Director– Jordan Peele
Get out is the most anticipated film of the year for me so far. The previews really intrigued me as I was more shocked that a film with this type of direction was getting main stream distribution more than I was at the concept itself. Starting the conversation about race is uncomfortable as a noose around the neck especially with all of the tension in today’s society. It is very risqué to have a film touch so heavily on such issues. I have also been a huge fan of Peele’s sketch comedy for years so I am definitely curious about his feature film debut.
Interracial couple consisting of photographer Chris Washington (Daniel Kaluuya) and Rose Armitage (Allison Williams) are at the meet the parents phase in their relationship. The pair plan a trip upstate to visit Rose’s parents for the weekend but Chris is worried because Rose who is white has not informed her family that he is black. Upon arrival Chris really hits it off with Rose’s parents Dean (Bradley Whitford) and Missy (Catherine Keener). Chris begins to realize that the Armitage’s have several African-Americans who work for them and have peculiar attitudes. The Armitage family have a social gathering where Chris notices a familiar black acquaintance of his and finds out that he has a white girlfriend who is much older than him and is also acting strange. Chris takes a picture of him and sends it too his best friend Rod Williams (Lil Rel Howery). Chris is caught outside at night smoking by Ms. Armitage and she uses hypnosis to convince him to quit. Chris initially believes the hypnosis is a dream however the next morning he realises that he has been cured of his habit. Rod calls Chris to let him know that the picture he sent him was of his friend who had went missing several months ago. Chris then finds a box of pictures with Rose with several different african-american friends including several of the families workers prior to their spell and realises he maybe in trouble. As Chris tries to escape the entire Armitage family ambush him leaving Chris in the fight for his life to Get Out.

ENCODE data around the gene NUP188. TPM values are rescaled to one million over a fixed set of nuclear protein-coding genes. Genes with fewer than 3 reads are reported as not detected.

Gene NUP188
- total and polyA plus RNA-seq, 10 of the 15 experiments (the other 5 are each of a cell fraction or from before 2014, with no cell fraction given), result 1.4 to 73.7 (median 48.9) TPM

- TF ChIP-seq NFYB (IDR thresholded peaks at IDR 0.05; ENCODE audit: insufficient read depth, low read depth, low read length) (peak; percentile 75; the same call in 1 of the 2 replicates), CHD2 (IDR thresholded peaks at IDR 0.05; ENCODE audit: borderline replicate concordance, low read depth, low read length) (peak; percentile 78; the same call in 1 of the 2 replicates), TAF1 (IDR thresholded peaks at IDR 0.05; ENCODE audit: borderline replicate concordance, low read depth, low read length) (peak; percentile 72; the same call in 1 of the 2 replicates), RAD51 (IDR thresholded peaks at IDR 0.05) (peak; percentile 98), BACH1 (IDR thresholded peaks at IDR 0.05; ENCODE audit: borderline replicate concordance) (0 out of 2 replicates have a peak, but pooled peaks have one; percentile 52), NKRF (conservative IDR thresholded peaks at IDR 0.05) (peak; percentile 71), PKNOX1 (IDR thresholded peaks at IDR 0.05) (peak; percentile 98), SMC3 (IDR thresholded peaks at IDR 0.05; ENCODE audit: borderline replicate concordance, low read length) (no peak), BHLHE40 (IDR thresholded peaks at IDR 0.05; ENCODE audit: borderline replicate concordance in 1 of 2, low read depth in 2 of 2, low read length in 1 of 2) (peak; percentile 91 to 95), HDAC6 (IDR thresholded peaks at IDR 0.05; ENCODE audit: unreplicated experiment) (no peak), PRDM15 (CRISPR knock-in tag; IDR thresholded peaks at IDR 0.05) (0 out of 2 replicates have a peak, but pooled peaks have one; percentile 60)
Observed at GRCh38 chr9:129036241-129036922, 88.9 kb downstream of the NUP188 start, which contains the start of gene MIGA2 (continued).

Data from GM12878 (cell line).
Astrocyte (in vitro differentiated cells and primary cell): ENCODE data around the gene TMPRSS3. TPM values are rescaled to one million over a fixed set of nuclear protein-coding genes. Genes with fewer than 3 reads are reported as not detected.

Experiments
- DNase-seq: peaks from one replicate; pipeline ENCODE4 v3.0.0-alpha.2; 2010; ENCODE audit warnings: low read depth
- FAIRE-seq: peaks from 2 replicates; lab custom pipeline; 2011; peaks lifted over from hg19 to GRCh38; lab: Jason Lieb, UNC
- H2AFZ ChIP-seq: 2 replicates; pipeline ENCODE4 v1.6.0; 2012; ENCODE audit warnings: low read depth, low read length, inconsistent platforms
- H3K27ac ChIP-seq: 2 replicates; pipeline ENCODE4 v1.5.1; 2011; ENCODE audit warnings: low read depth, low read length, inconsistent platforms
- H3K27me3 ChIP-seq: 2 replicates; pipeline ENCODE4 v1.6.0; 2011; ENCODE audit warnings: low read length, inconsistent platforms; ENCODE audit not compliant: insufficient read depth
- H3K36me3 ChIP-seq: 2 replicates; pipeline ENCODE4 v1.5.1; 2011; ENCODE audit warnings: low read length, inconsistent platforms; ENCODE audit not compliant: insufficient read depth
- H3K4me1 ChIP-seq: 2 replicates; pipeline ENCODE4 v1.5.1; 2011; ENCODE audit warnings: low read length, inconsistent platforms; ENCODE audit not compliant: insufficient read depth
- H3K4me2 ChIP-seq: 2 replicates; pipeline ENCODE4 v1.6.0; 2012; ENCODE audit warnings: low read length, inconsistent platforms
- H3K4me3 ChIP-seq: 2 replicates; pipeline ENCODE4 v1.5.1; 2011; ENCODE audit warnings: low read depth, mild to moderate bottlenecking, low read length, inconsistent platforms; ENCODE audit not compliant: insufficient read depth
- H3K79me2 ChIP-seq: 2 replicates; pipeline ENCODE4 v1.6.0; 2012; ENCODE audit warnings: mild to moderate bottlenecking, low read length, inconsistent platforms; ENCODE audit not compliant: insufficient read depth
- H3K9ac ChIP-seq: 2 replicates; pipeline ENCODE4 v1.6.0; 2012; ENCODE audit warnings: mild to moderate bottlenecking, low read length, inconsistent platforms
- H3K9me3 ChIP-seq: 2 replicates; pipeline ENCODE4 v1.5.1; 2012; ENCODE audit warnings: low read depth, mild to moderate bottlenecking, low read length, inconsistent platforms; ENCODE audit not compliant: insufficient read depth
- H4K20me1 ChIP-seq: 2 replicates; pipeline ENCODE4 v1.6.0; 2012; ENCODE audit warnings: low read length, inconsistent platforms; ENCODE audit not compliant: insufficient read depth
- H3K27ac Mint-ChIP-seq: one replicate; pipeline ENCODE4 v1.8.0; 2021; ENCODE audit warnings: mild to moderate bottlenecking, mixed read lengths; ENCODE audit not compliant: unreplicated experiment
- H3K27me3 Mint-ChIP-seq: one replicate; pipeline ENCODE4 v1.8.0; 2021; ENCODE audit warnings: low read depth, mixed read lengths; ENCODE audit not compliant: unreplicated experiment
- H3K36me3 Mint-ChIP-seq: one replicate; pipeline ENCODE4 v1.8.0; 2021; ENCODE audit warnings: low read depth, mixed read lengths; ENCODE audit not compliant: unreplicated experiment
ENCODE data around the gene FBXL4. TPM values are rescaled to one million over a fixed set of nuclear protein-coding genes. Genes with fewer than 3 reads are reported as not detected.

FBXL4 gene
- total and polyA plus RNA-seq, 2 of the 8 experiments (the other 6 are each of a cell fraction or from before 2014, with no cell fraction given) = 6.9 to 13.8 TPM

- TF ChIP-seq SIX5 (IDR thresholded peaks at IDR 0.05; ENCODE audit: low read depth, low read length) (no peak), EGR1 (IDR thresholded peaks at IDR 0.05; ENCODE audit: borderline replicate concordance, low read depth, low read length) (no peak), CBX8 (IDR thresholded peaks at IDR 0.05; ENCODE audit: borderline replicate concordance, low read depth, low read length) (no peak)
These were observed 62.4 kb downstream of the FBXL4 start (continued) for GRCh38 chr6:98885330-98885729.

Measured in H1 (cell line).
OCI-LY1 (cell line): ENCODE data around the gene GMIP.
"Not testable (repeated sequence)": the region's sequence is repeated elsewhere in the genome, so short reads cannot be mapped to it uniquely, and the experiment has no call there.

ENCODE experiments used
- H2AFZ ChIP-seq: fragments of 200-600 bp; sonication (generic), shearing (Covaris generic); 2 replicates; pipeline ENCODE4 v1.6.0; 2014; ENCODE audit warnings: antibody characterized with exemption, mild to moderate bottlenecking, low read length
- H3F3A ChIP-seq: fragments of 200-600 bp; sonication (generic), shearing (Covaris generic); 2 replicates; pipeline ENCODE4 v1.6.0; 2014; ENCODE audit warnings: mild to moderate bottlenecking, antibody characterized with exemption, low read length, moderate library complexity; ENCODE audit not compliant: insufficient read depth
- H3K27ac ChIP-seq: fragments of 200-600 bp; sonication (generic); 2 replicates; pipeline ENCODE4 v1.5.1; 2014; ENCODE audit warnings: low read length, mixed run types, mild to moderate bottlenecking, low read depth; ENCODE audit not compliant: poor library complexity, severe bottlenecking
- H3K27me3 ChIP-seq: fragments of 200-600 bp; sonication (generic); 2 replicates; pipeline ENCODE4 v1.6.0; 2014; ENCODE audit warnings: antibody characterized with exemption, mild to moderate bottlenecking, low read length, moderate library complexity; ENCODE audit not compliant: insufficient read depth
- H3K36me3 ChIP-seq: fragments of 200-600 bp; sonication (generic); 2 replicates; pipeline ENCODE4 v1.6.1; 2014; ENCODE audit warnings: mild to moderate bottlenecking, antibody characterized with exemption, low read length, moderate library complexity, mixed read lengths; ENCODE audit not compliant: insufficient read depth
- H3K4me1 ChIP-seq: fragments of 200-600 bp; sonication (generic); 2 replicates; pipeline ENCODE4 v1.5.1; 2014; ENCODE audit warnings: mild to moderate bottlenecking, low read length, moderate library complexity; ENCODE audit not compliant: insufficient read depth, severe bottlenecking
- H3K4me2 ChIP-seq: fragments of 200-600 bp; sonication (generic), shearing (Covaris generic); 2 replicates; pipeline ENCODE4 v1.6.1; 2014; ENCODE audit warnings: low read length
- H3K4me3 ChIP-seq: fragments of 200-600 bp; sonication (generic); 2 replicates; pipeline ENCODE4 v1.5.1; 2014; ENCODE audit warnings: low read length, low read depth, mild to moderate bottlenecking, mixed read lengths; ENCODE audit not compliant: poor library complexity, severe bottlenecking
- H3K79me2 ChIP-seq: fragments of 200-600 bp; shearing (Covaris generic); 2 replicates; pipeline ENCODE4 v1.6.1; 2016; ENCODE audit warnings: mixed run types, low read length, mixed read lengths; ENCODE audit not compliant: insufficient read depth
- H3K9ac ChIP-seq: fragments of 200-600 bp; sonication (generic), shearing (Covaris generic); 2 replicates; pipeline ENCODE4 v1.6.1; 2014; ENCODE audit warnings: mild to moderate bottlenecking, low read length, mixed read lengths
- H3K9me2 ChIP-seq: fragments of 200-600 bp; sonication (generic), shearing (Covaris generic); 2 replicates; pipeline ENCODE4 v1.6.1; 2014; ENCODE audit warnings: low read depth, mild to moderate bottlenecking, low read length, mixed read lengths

“I would have voted for Obama for a third term if I could”
“One day you are developing prints in a dark room the next day you wake up in the dark”
- Georgina spilling tea in a trance
- Hypnosis scene Chris being sent to “the sunken place”
- Flashbacks to Chris as a child watching television
- Auction montage
- Tea stirring
- Get out challenge scene
Daniel Kaluuya (Chris Washington) Never heard of him prior to this film but I think this should definitely open the door for him to obtain leading roles in the future as he knocked this performance out of the park.
Allison Williams (Rose Armitage) Her transformation from loving girlfriend to evil witch was incredible and can’t wait to see more from her.
Lil Rel Howery (Rod Williams) definitely added some comedic relief to this which balanced out the horror aspect and serious tones of this film.
The newest social media craze where Chris is attempting to escape and runs full speed at the camera then drastically changes direction. Chris is able to get into a car but accidentally hits Georgina in the process of calling for help. Feeling guilty for not doing more to save his own mother after being killed in a hit and run accident Chris goes out of his way to save her. The Get Out challenge is officially “a thing” and earns points as it is rare that films have that signature shot.
Get Out may come across as just african american and caucasian interaction, but this film has something viewers of all audiences can appreciate. The aspect that intrigued me the most was that this project is multiple genres while staying on course with the overall tone. Peele was brilliant in his debut. I thought the twist was innovative and unexpected. There is potential to have a breakout cast as the roles were very entertaining. I love the slower pace and the music gave it a 1970s horror flick vibe. This film puts a spotlight on many problems that still unfortunately exist in today’s society. Get Out cleverly combines the horror of racism with the comedy of realism and it is hauntingly beautiful.